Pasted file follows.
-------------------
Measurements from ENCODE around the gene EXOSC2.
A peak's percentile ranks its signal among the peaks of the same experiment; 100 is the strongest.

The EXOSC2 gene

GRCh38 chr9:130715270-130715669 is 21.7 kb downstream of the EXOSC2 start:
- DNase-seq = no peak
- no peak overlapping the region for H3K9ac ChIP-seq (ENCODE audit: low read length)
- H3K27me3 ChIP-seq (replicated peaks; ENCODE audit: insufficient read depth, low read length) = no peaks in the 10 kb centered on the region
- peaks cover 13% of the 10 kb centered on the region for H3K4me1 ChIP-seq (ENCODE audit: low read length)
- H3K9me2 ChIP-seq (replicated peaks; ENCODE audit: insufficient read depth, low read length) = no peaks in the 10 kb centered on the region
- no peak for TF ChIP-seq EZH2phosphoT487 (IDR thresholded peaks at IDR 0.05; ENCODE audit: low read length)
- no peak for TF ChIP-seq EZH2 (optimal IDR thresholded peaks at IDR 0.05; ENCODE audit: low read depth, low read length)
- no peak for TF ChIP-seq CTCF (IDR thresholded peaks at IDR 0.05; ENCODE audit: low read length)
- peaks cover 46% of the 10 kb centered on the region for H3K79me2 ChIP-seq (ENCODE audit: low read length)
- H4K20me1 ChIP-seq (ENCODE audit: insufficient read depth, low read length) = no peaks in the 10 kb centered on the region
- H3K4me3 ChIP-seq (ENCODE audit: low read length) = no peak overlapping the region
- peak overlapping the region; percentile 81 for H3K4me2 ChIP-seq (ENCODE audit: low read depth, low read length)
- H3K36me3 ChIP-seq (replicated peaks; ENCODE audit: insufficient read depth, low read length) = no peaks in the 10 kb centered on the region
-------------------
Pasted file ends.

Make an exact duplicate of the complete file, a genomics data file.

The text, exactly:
Measurements from ENCODE around the gene EXOSC2.
A peak's percentile ranks its signal among the peaks of the same experiment; 100 is the strongest.

The EXOSC2 gene

GRCh38 chr9:130715270-130715669 is 21.7 kb downstream of the EXOSC2 start:
- DNase-seq = no peak
- no peak overlapping the region for H3K9ac ChIP-seq (ENCODE audit: low read length)
- H3K27me3 ChIP-seq (replicated peaks; ENCODE audit: insufficient read depth, low read length) = no peaks in the 10 kb centered on the region
- peaks cover 13% of the 10 kb centered on the region for H3K4me1 ChIP-seq (ENCODE audit: low read length)
- H3K9me2 ChIP-seq (replicated peaks; ENCODE audit: insufficient read depth, low read length) = no peaks in the 10 kb centered on the region
- no peak for TF ChIP-seq EZH2phosphoT487 (IDR thresholded peaks at IDR 0.05; ENCODE audit: low read length)
- no peak for TF ChIP-seq EZH2 (optimal IDR thresholded peaks at IDR 0.05; ENCODE audit: low read depth, low read length)
- no peak for TF ChIP-seq CTCF (IDR thresholded peaks at IDR 0.05; ENCODE audit: low read length)
- peaks cover 46% of the 10 kb centered on the region for H3K79me2 ChIP-seq (ENCODE audit: low read length)
- H4K20me1 ChIP-seq (ENCODE audit: insufficient read depth, low read length) = no peaks in the 10 kb centered on the region
- H3K4me3 ChIP-seq (ENCODE audit: low read length) = no peak overlapping the region
- peak overlapping the region; percentile 81 for H3K4me2 ChIP-seq (ENCODE audit: low read depth, low read length)
- H3K36me3 ChIP-seq (replicated peaks; ENCODE audit: insufficient read depth, low read length) = no peaks in the 10 kb centered on the region